In his 2018 memoir Heavy, Kiese Laymon weighs the cost of loving honestly even when believing in longstanding lies holds a deeply familiar comfort. To examine this, Laymon turns an unflinching eye to the most loving but complex relationship in his life: the one he shares with his mother, a brilliant Black academic from whom Laymon learns every lesson, including heartache. In his relentless pursuit of the truth, Laymon excavates the many secrets they each kept from one other while living under the same roof and eating disorders, sexual abuse and theft, shame and lies. In facing these struggles head on, Laymon also considers the role that structural inequality and racial violence played in their generational trauma. The path to healing isn easy, but Laymon ultimately finds hope in the ability to give and receive love truthfully. While the MeToo movement flooded popular entertainment with relatively sensitive depictions of sexual assault, multitalented British auteur Michaela Coel, who created and starred in this semiautobiographical HBO series, had no interest in retreading old ground. In 12 episodes that repurposed the fearless sense of humor that fueled her TV debut, Chewing Gum, Coel brought the full force of her incandescent intelligence to bear on an interrogation of how to exist as a sexual being one who is also a Black, millennial woman artist at this moment in time. Where other onscreen treatments of sexual violence have reduced survivors to their victimhood and shied away from exposing character flaws or even a minor lapse in judgment for fear of any perception of victim blaming, I May Destroy You embraces its protagonist complex humanity. Subplots involving Arabella friends introduce an array of realistic scenarios in which the boundaries of consent are blurred and complicated. As Arabella examines the way she constructed a narrative around her own life, the series raises thorny questions about identity, creativity, social media and how childhood experiences shape adult relationships. This is intersectional Black feminist art at its most ambitious.
There is no such thing as a monolithic Black experience no one understands this better than Issa Rae. Her sensibility has found its greatest expression to date in HBO Insecure, which she created and stars in as Issa Dee, a self sabotaging Angeleno whose big dreams have given way to a stagnating career and relationship. Issa best friend Molly (Yvonne Orji) has different problems: a successful lawyer, she unlucky in love and tokenized at work. Insecure is a show about Black female friendship, Black romance and building a life for oneself while Black. But on April 23, Beyonc absorbed all of the chaos and became the hurricane. Few who were watching the debut of her visual album Lemonade can forget seeing her emerge floating atop a flash flood, like a modern day Cavalli clad Venus, and proceed to smash the living daylights out of one car window after another. Thanks to that scene and others, many read Lemonade as a revenge project. But it was so much more: a clever blend of autobiography and myth; an hourlong audiovisual experiment that conjured sumptuous imagery out of both real American tragedy and the glorious Black imaginary; and a hero arc spanning infidelity, depression, bargaining and self actualization. To add richness and texture, Beyonc called on a phalanx of voices from across the decades and the diaspora, including the young British poet Warsan Shire, the Nigerian born artist Laolu Senbanjo and Malcolm X. And she placed Black women from the South like herself at the heart of the story, showing their perseverance in the face of marginalization. Lemonade ends with which she had performed at the Super Bowl. It drew the ire of many who didn want to be confronted with the idea of white supremacy while watching football. The performance and video served as a rejoinder to other pop stars who might have been wary of wielding their platforms for political purposes. After and Lemonade, it was no longer an option to just shut up and sing.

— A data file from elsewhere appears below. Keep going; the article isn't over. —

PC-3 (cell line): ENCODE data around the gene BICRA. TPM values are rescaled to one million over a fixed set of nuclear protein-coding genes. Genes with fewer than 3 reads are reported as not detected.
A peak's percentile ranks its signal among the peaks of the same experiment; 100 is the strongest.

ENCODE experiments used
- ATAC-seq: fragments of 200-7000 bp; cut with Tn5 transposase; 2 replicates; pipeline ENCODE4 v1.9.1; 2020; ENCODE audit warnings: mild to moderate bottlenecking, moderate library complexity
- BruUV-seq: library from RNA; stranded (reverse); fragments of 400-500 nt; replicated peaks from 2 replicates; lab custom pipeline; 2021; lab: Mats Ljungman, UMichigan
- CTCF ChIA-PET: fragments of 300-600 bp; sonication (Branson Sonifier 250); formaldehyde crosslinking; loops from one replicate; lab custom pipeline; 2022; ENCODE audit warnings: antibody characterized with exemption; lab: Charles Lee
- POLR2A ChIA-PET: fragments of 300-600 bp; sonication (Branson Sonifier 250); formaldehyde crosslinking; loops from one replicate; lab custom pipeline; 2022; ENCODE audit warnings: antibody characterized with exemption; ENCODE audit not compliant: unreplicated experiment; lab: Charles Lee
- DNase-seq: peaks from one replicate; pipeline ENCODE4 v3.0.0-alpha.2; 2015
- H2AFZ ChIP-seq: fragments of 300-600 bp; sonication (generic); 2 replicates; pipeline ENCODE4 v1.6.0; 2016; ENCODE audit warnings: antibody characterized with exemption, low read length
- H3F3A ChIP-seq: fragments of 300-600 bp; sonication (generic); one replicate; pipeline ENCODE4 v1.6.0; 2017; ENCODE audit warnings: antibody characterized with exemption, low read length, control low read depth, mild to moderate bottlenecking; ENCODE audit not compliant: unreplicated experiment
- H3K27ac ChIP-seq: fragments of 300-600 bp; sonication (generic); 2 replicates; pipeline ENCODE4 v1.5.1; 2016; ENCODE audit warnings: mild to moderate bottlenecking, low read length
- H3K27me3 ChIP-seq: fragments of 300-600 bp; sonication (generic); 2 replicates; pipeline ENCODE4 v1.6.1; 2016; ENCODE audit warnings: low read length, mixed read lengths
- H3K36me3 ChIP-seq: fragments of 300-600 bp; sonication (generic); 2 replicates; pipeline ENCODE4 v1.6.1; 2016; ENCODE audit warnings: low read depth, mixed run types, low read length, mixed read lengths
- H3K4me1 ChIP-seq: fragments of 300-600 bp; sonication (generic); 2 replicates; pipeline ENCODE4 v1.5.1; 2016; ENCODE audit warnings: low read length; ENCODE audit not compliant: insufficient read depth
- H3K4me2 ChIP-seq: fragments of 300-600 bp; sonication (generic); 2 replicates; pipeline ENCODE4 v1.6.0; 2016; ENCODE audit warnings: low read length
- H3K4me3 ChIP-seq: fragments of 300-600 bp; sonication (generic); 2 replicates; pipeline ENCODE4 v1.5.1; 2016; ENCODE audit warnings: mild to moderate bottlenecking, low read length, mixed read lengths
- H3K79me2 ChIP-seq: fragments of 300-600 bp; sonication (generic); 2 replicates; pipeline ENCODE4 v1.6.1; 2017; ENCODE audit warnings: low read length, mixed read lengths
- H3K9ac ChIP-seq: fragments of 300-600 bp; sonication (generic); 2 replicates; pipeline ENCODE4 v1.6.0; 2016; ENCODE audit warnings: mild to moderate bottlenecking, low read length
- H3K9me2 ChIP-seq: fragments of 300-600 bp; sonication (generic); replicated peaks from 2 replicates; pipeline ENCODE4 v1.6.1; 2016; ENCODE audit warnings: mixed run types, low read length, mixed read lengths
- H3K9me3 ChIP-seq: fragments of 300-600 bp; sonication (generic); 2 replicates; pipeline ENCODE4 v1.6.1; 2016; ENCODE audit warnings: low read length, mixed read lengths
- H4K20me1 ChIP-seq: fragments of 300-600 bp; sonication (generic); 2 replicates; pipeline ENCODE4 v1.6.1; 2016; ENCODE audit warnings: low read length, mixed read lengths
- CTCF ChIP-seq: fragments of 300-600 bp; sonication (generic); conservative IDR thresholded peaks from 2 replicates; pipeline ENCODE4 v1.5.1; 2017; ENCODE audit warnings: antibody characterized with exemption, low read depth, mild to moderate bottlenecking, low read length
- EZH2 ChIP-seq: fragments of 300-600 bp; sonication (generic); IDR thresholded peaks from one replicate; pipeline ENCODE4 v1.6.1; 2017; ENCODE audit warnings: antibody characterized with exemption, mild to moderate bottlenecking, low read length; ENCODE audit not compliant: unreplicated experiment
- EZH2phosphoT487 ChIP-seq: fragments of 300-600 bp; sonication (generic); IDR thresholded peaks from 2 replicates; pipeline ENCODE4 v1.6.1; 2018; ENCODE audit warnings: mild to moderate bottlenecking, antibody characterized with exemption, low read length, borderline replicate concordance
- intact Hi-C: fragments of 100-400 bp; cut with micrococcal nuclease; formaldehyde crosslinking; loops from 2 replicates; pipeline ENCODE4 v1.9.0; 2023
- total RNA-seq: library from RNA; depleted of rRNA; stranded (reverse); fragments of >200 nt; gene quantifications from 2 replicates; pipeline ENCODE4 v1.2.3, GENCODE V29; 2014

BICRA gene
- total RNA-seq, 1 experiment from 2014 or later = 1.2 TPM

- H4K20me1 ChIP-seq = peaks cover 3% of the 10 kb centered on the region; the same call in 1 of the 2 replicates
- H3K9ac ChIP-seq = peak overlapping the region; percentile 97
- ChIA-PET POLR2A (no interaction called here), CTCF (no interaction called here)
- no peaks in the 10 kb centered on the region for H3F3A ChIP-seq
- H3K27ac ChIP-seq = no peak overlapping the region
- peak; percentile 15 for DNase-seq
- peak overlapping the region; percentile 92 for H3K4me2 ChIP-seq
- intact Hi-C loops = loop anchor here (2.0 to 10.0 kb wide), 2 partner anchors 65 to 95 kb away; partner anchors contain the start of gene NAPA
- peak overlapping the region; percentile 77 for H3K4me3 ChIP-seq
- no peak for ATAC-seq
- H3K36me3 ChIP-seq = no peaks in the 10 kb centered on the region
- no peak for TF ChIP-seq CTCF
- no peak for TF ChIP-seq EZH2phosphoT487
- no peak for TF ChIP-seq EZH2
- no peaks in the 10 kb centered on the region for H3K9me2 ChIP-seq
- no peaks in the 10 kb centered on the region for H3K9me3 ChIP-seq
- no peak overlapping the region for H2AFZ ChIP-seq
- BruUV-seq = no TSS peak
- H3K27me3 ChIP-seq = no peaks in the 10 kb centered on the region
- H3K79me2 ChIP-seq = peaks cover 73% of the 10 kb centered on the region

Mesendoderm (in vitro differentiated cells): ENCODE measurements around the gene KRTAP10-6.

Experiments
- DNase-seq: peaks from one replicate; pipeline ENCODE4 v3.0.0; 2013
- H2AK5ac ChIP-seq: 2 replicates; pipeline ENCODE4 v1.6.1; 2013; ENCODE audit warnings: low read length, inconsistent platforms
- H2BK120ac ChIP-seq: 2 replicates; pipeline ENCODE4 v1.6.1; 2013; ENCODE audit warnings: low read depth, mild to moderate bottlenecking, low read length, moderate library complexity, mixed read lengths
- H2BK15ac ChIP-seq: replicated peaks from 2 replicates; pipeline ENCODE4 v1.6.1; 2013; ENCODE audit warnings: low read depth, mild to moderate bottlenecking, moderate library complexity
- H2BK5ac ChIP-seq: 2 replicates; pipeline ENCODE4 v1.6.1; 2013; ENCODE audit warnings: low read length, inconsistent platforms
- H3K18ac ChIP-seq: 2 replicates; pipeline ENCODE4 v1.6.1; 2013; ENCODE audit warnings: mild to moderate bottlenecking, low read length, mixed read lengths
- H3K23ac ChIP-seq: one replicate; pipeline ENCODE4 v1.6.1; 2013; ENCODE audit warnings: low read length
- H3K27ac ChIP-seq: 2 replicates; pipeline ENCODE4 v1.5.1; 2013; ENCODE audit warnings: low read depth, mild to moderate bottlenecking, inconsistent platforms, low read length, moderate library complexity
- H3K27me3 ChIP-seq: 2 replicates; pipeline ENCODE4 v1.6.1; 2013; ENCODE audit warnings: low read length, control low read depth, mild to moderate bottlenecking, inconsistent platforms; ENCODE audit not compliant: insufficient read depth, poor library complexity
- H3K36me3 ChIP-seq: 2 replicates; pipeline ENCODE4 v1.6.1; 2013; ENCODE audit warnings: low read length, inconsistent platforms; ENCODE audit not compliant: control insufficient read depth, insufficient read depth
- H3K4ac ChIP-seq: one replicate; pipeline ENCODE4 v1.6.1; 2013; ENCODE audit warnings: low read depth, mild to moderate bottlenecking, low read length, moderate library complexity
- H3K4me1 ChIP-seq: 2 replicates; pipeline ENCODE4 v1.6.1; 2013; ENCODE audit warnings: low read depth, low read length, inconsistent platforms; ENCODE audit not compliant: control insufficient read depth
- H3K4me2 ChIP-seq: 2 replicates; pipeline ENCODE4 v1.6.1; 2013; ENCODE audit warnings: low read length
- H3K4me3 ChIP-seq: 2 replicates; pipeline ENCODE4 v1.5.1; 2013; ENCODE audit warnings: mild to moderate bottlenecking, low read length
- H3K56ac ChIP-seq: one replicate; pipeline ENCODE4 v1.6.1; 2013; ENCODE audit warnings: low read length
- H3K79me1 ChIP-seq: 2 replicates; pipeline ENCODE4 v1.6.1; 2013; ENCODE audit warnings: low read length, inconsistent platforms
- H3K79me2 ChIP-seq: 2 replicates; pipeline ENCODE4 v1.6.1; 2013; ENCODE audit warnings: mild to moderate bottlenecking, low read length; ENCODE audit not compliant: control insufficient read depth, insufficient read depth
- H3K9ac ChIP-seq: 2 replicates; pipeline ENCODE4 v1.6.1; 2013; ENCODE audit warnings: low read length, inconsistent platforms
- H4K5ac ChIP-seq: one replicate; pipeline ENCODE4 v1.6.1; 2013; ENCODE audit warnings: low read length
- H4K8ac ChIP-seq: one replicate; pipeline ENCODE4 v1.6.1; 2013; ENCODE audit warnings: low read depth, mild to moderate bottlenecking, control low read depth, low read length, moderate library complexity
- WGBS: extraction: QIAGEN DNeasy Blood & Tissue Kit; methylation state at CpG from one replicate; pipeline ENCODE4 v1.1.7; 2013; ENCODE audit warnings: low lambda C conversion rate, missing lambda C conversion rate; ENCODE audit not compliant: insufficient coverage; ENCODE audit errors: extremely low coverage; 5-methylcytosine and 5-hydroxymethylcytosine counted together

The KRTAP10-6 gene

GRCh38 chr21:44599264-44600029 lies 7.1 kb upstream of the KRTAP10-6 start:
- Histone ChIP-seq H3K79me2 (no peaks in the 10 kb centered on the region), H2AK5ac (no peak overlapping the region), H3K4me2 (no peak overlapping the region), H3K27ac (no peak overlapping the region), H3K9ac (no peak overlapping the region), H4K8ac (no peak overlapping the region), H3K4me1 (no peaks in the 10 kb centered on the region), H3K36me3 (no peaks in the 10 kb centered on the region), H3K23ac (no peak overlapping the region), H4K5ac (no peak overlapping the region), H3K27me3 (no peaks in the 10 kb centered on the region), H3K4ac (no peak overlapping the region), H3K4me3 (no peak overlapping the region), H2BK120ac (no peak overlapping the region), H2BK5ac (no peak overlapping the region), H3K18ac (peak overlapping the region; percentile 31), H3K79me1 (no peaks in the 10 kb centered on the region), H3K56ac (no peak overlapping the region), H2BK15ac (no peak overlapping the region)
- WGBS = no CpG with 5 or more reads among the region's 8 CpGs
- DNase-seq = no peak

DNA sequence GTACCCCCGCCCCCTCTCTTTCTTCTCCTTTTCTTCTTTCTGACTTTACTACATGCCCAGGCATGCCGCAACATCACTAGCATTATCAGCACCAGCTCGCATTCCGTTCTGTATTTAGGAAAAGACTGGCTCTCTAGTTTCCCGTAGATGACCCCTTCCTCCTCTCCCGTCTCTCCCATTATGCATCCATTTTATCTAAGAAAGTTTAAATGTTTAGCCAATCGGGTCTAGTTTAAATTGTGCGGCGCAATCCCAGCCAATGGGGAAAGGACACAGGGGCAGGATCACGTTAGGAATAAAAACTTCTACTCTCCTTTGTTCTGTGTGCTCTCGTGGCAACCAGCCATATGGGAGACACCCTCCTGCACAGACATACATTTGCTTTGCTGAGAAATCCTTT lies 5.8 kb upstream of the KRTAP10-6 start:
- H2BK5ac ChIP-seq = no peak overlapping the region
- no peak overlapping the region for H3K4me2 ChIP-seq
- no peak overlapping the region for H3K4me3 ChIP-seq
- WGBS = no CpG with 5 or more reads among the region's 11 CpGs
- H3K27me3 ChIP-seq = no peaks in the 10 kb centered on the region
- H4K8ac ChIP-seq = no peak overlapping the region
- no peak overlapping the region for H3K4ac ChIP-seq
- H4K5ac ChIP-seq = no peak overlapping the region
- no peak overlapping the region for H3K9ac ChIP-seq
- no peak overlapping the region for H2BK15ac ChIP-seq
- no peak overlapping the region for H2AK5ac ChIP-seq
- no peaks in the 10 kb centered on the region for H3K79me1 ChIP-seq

Barry Jenkins 2016 Moonlight is a potent coming of age movie and a tender love story, adapted from a play by Tarell Alvin McCraney and anchored by the uniformly superb performances of its cast, including Trevante Rhodes, Janelle Mon and Mahershala Ali. The movie won three Oscars: one for Ali performance and one for Jenkins and McCraney adapted screenplay, as well as the award for Best Picture. But it notable for another reason: it is a celebration of the beauty of Black skin. As Jenkins told TIME, throughout cinema history, film emulsion has been largely calibrated for white skin. He wanted to do something different in Moonlight, which was partly influenced by his own experience growing up in Miami. In filmmaking, Jenkins has explained, always placed powder on skin to dull the light. But my memory of growing up in Miami is this moist, beautiful Black skin. So we used oil. I wanted everyone skin to have a sheen to reflect my memory. The result is a picture that both of its time and evocative of a shared history, a reflection of memory so vital that you feel you could reach out and touch it.